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It depends how you define "Beginner"!


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I have spend the past few days trying to find digestible tutorials for out-and-out beginners in Inventor. There are the tutorials which come with AI15 - the video ones - which clearly show the abilities of the tutor, but dazzle me :ouch:. Some of these appear to be attempting to present something like the concept of relativity in a three-minute video.



There are a host of PDF tutorials which, I have no doubt, will be of inestimable value when I have a toddler's grasp of AI and would like to move from walk to run :unsure:. Both types are written by well-intentioned folk who have simply forgotten that, in AI terms, I am barely at the crawling stage. :playing:



One tutorial includes this warning:

Before starting this tutorial, you should have been able to:

Construct, constraint and dimension sketches

Project geometry on sketch planes

Extrude sketched profiles

Revolve sketched profiles

Loft sketched profiles

Understand the concepts of work and placed features

Understand how to manipulate the history tree in the browser

Far be it from me to criticise the author, rather I commend the author's clarity of thought because this list encapsulates what a beginner is looking for. The author is saying, "This tutorial is not for rank beginners - this is moving up a stage!" Unfortunately, I am a rank beginner and I want to learn the things on the list. It is fundamental concepts like this I have to master before I can move on to more impressive things. :facepalm:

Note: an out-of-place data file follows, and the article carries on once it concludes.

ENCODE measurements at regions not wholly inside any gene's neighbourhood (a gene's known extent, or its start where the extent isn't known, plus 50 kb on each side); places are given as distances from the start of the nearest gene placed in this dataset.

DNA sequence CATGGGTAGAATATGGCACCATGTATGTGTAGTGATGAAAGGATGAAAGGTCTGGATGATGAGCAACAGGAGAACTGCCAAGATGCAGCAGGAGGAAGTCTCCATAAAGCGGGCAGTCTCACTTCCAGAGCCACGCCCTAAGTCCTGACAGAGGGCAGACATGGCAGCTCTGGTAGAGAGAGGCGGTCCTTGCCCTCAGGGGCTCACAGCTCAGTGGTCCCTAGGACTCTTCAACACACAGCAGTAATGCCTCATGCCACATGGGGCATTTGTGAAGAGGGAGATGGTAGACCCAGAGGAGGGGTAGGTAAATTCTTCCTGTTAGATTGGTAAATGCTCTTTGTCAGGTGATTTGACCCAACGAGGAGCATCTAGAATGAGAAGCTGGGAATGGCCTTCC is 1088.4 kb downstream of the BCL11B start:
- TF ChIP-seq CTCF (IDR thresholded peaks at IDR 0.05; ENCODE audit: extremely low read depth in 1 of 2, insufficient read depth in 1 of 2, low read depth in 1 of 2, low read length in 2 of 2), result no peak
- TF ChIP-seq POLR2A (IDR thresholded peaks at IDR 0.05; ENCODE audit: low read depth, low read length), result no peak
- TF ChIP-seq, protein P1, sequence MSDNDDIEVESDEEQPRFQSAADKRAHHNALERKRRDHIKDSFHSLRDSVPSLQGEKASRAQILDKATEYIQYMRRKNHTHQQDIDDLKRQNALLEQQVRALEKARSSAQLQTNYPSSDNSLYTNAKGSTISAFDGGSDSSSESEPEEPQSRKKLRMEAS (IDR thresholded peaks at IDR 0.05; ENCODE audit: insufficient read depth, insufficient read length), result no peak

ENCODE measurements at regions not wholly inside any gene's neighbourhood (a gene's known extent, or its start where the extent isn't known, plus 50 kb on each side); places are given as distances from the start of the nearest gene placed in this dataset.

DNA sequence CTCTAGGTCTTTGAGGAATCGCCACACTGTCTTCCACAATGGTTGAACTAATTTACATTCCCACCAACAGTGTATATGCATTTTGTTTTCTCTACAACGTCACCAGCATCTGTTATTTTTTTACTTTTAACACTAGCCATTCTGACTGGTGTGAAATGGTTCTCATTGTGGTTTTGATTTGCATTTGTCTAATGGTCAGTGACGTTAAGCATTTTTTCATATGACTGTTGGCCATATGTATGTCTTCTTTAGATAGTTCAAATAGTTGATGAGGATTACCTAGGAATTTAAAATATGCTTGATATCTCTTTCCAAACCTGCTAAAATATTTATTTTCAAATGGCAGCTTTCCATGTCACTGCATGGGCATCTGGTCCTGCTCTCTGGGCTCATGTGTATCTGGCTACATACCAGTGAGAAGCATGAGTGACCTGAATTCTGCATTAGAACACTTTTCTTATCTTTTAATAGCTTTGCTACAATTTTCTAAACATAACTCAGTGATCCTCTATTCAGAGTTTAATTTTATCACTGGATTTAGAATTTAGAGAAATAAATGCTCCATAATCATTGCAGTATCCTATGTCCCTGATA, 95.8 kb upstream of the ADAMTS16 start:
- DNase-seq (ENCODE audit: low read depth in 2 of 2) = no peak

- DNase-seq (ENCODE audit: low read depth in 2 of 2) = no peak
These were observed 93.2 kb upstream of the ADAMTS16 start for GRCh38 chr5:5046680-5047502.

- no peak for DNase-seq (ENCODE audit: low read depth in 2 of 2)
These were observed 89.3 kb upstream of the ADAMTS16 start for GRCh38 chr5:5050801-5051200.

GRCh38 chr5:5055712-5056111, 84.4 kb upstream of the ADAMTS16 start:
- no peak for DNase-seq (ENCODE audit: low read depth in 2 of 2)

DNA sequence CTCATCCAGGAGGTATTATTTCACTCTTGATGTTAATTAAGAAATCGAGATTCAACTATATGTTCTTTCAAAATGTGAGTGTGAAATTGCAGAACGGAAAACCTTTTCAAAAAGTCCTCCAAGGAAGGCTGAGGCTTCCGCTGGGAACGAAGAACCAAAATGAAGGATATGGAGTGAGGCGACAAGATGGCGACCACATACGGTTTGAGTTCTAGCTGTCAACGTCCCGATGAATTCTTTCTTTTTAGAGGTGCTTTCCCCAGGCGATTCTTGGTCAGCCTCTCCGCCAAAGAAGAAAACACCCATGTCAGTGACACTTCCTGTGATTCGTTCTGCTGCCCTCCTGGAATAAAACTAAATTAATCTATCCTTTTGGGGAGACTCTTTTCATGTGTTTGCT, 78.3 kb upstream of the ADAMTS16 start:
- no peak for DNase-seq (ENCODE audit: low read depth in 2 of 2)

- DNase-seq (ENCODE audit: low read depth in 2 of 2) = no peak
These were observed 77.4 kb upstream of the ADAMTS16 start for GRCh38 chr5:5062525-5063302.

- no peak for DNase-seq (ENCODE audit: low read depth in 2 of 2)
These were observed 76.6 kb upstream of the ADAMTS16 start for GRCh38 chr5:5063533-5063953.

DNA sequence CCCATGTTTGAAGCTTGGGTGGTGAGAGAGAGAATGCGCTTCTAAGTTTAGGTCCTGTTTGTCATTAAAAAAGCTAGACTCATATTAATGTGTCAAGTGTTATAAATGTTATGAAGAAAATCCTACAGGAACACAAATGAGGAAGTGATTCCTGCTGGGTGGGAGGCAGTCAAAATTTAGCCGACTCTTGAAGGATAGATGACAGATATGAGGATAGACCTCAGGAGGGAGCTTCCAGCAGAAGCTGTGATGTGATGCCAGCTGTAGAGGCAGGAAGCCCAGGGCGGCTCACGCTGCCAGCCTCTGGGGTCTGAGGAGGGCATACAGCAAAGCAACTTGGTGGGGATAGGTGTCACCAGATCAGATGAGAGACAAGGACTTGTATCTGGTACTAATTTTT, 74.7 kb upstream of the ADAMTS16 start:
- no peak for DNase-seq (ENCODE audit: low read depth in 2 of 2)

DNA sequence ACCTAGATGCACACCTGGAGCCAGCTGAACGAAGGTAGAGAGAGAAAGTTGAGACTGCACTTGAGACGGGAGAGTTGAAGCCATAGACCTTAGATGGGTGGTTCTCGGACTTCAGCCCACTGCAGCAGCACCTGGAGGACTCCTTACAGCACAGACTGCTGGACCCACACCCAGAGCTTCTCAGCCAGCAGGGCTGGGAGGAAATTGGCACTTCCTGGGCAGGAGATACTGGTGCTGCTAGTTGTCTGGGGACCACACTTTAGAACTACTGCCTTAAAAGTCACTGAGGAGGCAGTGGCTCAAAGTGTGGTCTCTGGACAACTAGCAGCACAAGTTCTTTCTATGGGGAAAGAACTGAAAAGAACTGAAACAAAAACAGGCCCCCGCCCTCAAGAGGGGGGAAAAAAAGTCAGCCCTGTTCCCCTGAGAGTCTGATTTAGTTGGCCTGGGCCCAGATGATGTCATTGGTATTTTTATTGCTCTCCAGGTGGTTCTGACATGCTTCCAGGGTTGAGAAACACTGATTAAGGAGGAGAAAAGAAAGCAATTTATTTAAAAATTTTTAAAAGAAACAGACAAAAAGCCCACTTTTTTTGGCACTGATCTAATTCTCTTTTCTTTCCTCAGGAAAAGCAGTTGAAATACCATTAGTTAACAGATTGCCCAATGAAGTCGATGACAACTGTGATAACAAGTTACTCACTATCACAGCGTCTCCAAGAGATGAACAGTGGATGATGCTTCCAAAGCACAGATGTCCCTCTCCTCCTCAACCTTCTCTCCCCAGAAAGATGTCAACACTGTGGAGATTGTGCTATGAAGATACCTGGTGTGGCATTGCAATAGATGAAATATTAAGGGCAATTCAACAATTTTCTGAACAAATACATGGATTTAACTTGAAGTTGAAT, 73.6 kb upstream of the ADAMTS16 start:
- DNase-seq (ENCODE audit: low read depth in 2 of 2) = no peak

Can somebody point me towards a BEGINNER'S tutorial for Autodesk Inventor?

Thanks :notworthy:

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I'm pretty sure our colleague, JDMather, the resident Inventor guru, had posted previously links to such introductory courses; please try to do a review on his posts.

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Inventor is a professional program and deserves (requires?) a professional level of preparation.

I recommend finding a class.

A competent instructor can show you stuff in 1-3 hrs that will take you 1-3 years to pick up on your own, and in my experience, if you try this on your own you are more likely to pick up a lot of bad habits rather than a strong modeling foundation.


If you are determined to do this on your own - pick up a classic mechanic drafting textbook (I use Giesecke et al Technical Drafting) and start modeling something from the book. Then attach your file here at each step of the way for instruction on how it should have been done.

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